Press Release on the Quarterly Report of the UN Secretary-General to the Security Council on the UN Verification Mission in Colombia S/2022/267
Bogota, 4 April 2022. In his latest report on the UN Verification Mission in Colombia, which covers the period from 28 December 2021 to 25 March 2022, UN Secretary-General António Guterres reviews the progress and remaining challenges in the implementation of the Final Peace Agreement. The recent congressional elections, the second since the signing of the Final Peace Agreement, and the first in which people from conflict-affected regions voted for the special transitional electoral districts for peace represent an important milestone in the implementation of the Agreement.
In his report, the Secretary-General describes the most important developments in the implementation of the Agreement during this period and reiterates that it “remains an unprecedented opportunity to bring to fruition decades of peacebuilding efforts by Colombian society and institutions.” The Secretary-General highlights the efforts of the Government and State institutions, as well as those of former combatants and communities who have placed their hopes in the Agreement's promises of development, reconciliation, and non-repetition. However, the Secretary-General reiterates that he has previously warned of the risks facing the consolidation of peace. “The progress made in the reintegration of former combatants, substitution of illicit crops, transitional justice and opportunities for development in conflict-affected communities will remain vulnerable unless bold and effective steps are taken to consolidate security across the country in the holistic manner envisioned in the Peace Agreement.”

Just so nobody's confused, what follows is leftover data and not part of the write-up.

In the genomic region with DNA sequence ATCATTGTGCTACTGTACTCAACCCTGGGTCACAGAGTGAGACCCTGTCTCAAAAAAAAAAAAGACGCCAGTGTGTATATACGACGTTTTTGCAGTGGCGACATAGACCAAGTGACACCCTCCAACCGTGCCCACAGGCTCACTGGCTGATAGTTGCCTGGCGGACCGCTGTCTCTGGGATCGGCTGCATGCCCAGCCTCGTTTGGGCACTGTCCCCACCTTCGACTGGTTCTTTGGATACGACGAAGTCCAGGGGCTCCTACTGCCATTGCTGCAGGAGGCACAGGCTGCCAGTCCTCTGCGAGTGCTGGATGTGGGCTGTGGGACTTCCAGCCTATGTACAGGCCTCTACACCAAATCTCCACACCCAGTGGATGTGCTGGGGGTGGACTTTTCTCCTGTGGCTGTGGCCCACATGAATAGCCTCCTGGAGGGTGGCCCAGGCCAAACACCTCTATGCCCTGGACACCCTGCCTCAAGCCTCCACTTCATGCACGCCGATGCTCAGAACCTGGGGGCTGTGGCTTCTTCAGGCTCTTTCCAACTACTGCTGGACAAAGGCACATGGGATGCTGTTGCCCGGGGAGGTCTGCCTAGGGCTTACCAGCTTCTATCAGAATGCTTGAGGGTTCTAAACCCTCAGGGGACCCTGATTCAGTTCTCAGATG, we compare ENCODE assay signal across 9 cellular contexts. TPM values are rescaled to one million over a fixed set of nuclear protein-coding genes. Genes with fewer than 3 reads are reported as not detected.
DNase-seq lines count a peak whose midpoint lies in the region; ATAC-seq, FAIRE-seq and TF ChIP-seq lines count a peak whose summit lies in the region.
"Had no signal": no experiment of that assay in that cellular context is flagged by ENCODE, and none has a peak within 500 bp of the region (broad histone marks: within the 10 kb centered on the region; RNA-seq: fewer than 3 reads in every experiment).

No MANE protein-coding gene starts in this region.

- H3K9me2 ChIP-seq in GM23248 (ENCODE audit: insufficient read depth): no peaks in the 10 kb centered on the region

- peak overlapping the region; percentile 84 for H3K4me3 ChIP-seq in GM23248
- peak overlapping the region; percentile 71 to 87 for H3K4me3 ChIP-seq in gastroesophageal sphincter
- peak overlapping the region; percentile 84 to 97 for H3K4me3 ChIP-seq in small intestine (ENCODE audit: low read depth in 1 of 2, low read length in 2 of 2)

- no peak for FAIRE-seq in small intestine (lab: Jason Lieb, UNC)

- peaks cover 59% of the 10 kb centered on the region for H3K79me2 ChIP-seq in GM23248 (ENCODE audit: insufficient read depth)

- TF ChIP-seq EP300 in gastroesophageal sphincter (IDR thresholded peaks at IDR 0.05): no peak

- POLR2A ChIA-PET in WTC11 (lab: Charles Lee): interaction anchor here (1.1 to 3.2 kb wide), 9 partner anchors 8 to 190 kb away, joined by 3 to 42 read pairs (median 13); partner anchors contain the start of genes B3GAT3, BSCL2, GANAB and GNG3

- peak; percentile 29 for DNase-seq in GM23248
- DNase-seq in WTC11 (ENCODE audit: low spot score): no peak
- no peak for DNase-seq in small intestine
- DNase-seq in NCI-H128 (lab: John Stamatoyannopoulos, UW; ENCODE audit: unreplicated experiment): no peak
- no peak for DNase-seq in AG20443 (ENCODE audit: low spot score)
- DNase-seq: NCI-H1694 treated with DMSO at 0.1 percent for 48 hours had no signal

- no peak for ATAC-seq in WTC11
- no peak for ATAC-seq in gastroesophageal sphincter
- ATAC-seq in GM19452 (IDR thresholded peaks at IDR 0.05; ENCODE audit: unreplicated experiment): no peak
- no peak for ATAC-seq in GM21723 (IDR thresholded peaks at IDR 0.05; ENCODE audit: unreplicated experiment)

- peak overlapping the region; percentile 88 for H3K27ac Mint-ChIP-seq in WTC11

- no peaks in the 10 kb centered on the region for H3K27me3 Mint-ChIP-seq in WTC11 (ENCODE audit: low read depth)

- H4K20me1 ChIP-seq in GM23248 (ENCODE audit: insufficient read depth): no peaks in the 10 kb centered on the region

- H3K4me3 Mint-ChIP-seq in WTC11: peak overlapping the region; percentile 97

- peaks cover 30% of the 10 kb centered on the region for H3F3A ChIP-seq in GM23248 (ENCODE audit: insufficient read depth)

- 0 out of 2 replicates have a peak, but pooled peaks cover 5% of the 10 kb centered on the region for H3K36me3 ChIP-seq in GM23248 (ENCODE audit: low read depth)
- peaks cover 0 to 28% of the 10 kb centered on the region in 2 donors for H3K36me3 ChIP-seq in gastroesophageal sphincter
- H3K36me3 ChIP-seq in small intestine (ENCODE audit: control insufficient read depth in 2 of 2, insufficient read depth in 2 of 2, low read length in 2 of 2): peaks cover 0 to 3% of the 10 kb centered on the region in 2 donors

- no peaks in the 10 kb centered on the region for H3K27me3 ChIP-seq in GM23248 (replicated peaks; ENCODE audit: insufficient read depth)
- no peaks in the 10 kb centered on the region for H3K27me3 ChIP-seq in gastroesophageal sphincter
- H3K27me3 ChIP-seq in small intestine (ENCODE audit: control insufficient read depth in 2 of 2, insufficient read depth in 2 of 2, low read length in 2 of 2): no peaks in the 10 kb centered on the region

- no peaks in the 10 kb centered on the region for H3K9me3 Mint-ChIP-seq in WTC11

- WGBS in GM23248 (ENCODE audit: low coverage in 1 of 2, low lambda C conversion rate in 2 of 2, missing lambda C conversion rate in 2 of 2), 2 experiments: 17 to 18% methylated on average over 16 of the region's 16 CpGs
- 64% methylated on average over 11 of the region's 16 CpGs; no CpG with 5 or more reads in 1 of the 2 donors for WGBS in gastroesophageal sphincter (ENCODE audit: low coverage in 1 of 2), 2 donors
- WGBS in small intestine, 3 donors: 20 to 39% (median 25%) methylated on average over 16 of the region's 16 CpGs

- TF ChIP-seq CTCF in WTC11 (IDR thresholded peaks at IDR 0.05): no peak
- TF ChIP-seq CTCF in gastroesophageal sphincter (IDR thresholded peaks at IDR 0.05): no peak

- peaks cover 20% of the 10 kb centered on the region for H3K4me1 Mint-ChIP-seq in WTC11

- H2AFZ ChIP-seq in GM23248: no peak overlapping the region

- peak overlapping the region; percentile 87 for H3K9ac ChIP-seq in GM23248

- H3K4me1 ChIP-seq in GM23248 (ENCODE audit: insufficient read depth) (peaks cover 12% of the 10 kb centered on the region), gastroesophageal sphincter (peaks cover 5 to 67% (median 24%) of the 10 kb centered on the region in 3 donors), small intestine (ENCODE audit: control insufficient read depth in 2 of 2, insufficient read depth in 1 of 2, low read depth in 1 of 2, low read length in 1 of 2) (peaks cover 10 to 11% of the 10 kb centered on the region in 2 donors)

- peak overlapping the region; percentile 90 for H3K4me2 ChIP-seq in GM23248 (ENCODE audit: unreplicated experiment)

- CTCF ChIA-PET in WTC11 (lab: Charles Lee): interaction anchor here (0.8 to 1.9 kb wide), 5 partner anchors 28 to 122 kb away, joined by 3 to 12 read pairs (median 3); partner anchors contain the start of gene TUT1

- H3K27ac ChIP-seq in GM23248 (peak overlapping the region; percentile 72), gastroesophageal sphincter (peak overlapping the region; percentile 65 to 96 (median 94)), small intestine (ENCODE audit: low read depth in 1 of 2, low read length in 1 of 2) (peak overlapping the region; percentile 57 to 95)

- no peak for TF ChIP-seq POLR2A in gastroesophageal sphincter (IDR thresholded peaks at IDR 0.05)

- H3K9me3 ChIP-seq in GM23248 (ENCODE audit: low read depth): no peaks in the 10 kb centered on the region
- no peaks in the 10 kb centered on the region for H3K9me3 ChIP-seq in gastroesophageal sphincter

The report emphasizes that the majority of the more than 13,000 former combatants (23% women) continue their reintegration process into civilian life despite the significant challenges they face, such as the deteriorating security situation in several regions. Regarding the recent congressional elections, the report highlights that the voting took place with few disruptions across the country and highlights the participation of former FARC-EP combatants in the elections as an important aspect of political reintegration. The report also highlights that the vast majority of former combatants were able to vote, and that incidents registered during election day were resolved through coordination mechanisms between Government and State entities, former combatants’ representatives and the Mission.
Regarding economic reintegration, the report indicates that, to date, 63% of accredited former combatants are involved in productive projects. There are 116 collective productive projects approved by the National Reintegration Council (NRC) benefiting 3,855 people (1,089 women), and 3,918 individual productive projects approved by the Agency for Reintegration and Normalization (ARN) benefiting 4,736 people (1,097 women). As a positive development, the report notes that the Government has purchased two plots of land for the former Territorial Area for Training and Reintegration (TATR) in Anorí, Antioquia, bringing to 10 the number of former TATRs with land.
The Secretary-General reiterates his concern about the security of former FARC-EP members. Since the signing of the Final Peace Agreement, 315 former combatants (10 women) have been killed, 11 during this period. The report also underlines that the deteriorating security is increasingly hampering productive projects and the functioning of cooperatives. The Secretary-General calls on the Government to spare no efforts to ensure the security for former combatants in former TATRs and new reintegration areas, and to properly address women former combatants’ specific risks and needs.